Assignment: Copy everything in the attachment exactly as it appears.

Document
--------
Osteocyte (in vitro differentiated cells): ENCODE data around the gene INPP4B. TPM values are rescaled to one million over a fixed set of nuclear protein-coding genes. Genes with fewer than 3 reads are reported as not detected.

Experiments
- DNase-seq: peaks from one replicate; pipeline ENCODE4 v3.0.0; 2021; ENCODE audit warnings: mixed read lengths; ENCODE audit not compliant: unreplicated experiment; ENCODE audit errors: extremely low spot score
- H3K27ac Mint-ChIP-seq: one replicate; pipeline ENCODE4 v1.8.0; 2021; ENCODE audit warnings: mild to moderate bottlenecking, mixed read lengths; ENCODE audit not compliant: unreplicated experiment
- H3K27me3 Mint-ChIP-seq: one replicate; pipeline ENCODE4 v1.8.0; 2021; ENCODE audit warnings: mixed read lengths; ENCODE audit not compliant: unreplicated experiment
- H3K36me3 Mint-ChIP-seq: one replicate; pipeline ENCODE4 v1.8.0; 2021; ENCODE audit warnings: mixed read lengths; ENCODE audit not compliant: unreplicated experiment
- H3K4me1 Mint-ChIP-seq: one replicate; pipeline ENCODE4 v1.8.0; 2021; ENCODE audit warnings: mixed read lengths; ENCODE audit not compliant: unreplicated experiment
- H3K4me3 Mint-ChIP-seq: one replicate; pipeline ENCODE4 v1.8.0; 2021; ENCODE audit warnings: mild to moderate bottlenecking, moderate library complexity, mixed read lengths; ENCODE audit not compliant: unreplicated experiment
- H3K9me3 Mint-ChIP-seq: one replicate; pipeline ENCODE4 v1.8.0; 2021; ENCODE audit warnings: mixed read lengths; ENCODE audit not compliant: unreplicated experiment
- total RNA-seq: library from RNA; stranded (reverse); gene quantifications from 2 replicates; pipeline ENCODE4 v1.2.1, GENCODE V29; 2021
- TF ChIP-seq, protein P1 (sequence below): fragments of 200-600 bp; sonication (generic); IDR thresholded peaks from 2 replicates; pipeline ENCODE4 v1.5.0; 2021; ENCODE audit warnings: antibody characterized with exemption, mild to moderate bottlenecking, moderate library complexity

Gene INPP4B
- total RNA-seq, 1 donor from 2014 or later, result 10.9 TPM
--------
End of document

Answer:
Osteocyte (in vitro differentiated cells): ENCODE data around the gene INPP4B. TPM values are rescaled to one million over a fixed set of nuclear protein-coding genes. Genes with fewer than 3 reads are reported as not detected.

Experiments
- DNase-seq: peaks from one replicate; pipeline ENCODE4 v3.0.0; 2021; ENCODE audit warnings: mixed read lengths; ENCODE audit not compliant: unreplicated experiment; ENCODE audit errors: extremely low spot score
- H3K27ac Mint-ChIP-seq: one replicate; pipeline ENCODE4 v1.8.0; 2021; ENCODE audit warnings: mild to moderate bottlenecking, mixed read lengths; ENCODE audit not compliant: unreplicated experiment
- H3K27me3 Mint-ChIP-seq: one replicate; pipeline ENCODE4 v1.8.0; 2021; ENCODE audit warnings: mixed read lengths; ENCODE audit not compliant: unreplicated experiment
- H3K36me3 Mint-ChIP-seq: one replicate; pipeline ENCODE4 v1.8.0; 2021; ENCODE audit warnings: mixed read lengths; ENCODE audit not compliant: unreplicated experiment
- H3K4me1 Mint-ChIP-seq: one replicate; pipeline ENCODE4 v1.8.0; 2021; ENCODE audit warnings: mixed read lengths; ENCODE audit not compliant: unreplicated experiment
- H3K4me3 Mint-ChIP-seq: one replicate; pipeline ENCODE4 v1.8.0; 2021; ENCODE audit warnings: mild to moderate bottlenecking, moderate library complexity, mixed read lengths; ENCODE audit not compliant: unreplicated experiment
- H3K9me3 Mint-ChIP-seq: one replicate; pipeline ENCODE4 v1.8.0; 2021; ENCODE audit warnings: mixed read lengths; ENCODE audit not compliant: unreplicated experiment
- total RNA-seq: library from RNA; stranded (reverse); gene quantifications from 2 replicates; pipeline ENCODE4 v1.2.1, GENCODE V29; 2021
- TF ChIP-seq, protein P1 (sequence below): fragments of 200-600 bp; sonication (generic); IDR thresholded peaks from 2 replicates; pipeline ENCODE4 v1.5.0; 2021; ENCODE audit warnings: antibody characterized with exemption, mild to moderate bottlenecking, moderate library complexity

Gene INPP4B
- total RNA-seq, 1 donor from 2014 or later, result 10.9 TPM